On Collaboration

I’m developing a new book project with a wonderful young film-maker. Any project changes in the development process: with another creative talent involved, things often end up completely different from my original idea. Yet that’s exactly what makes collaboration so rewarding. Another pair of eyes and hands brings a whole new perspective to the work.

I’ve been lucky enough to have some remarkable creative collaborations as a writer, editor and teacher. Every one has made my work better. Most recently, I led an animation masterclass at the Barbican with Reza Ben Gajra. Reza is funny, energetic and a wonderful teacher. Just watching him is an education in how to draw out individual creativity. You can see the work of our participants here, but the energy of that evening will still be working in me for years to come.

My longest-running collaboration is with my partner, Steve Kyte. We’ve worked together on many projects, fan and pro, starting with convention books, newsletters and zines for various groups, followed by six years of Anime UK magazine. Steve is a fine writer and researcher in his own right, as well as a wonderful artist and designer, and his contributions to my work go far beyond the obvious. The cover he produced for the British edition of my book 500 Manga Heroes and Villains is among my favourites, and he was my co-designer on Manga Cross-Stitch.

The British cover - just click here to see the US version

I was lucky enough to have another remarkable collaborator on 500 Manga Heroes and Villains: Dr. Darren-Jon Ashmore, an old friend from the early days of UK fandom, now teaching at Akita International University in Japan. His input on a wide range of entries gave me an entirely new perspective on characters and manga that were not widely known in the English-speaking world at the time. His language skills were invaluable, his critical assessments and advice even more so. Without his input the book would not be nearly so informative, nor would the writing process have been so enjoyable and instructive for me.

Darren has provided research assistance on several of my projects, including  The Art of Osamu Tezuka: God of Manga where his expertise in Japanese theatre helped me understand the importance of the Takarazuka Revue.  He was one of the research assistants on my epic collaboration with Jonathan Clements, The Anime Encyclopedia. A work that has been celebrated, criticised and ripped off in almost equal proportions, The Anime Encyclopedia is so heavy it may well serve as my tombstone. I wouldn’t complain. It’s the book I wanted to find when I first became interested in anime in 1981. It was a rollercoaster ride of laughs, deadlines, round-the-world emails, neglected partners, missed parties, long hours at the keyboard and constant surprises. Mostly I surprised myself, with the amount I learned and with how the process of writing the book changed my views and ideas. It took twenty years to get it written and published, and without 20th-century Renaissance man Clements it wouldn’t have happened.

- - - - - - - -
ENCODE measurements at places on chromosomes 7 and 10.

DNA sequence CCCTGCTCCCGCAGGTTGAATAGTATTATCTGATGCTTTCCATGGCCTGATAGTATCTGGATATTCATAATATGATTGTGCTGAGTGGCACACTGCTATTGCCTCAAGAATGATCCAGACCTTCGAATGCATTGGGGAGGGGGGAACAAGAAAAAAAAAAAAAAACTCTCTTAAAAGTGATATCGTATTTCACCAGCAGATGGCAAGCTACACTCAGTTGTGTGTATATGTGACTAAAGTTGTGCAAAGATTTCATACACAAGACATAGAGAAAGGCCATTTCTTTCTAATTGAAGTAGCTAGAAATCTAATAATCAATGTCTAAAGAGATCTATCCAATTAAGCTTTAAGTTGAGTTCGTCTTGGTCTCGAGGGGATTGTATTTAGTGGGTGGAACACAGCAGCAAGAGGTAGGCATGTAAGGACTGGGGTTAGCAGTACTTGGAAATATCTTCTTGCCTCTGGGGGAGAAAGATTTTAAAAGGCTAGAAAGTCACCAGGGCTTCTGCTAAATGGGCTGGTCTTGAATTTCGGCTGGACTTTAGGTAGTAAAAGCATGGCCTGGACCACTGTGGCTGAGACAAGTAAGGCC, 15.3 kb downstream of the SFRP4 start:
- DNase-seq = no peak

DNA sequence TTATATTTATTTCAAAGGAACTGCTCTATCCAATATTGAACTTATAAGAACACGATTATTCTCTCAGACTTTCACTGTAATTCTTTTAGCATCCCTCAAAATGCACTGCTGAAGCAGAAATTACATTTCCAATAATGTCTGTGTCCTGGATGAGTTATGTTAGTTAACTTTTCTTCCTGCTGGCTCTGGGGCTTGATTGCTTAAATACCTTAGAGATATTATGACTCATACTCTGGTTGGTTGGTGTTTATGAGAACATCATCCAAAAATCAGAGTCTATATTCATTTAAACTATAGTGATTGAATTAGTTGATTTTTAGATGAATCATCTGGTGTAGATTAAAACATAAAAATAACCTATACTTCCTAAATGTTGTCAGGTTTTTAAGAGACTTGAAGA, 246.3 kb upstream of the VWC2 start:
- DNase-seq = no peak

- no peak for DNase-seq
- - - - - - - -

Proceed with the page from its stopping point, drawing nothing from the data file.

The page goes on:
Corporate collaborations are often viewed with suspicion, but when it came to writing The Art of Osamu Tezuka: God of Manga, I was very

The UK edition: click for the US version

fortunate to have the studio Tezuka founded in my corner. Tezuka Production proved to be the ideal partner for a writer: supportive, positive, constantly willing to check facts and provide information, but never attempting to stamp their own views on the book. With their unrivalled archive of material on the artist’s life and work they were always going to be an important part of the process. Their openness to new ideas and views, and their willingness to bring the master’s work to new audiences, transformed what could have been a mere paper agreement into a true creative partnership. If more studios were willing and able to work so closely and co-operatively with Western authors, we could see many great books on anime and manga in English.

Based on a working lifetime’s experience of collaboration, I would say that five factors have been instrumental in my success and enjoyment of the process.

1) Work with the best people you can find. Ideally they should be smarter than you in at least a couple of ways.

2) Establish the terms from the beginning, so everyone knows how things will go and how responsibilities and rewards will be divided.

3) Be prepared to give and take ideas. Yours may be good, but theirs may be better. (You wanted to work with them because they were the best, didn’t you?)

4) Treat your collaborators as you would any other professional partner – meet all deadlines and commitments, and discuss any problems or delays as soon as they arise. Don’t let your close working relationship make you disrespectful or sloppy.

5) Celebrate each other’s contributions. I’ve worked with great people  – I feel proud to know them,  and I think their willingness to work with me adds weight and credibility to my résumé.

If you’re as lucky as I’ve been, the process of creative collaboration will bring huge rewards.

2 thoughts on “On Collaboration

  1. It’s surprisingly to hear that Tezuka Productions cooperated with you so fully, from what little I have heard about journalists and others attempting to work with other Japanese companies. More often than not they only seem to be concerned with keeping to a fairly strict ‘message’, so it’s great to hear that you had such a fruitful relationship with them.

    • Some companies can be difficult to interact with, but this is often because they don’t have time, or don’t have anyone on the staff who speaks the language they’re being asked to work in. Journalists and researchers who aren’t willing or able to communicate in Japanese will naturally have more problems.

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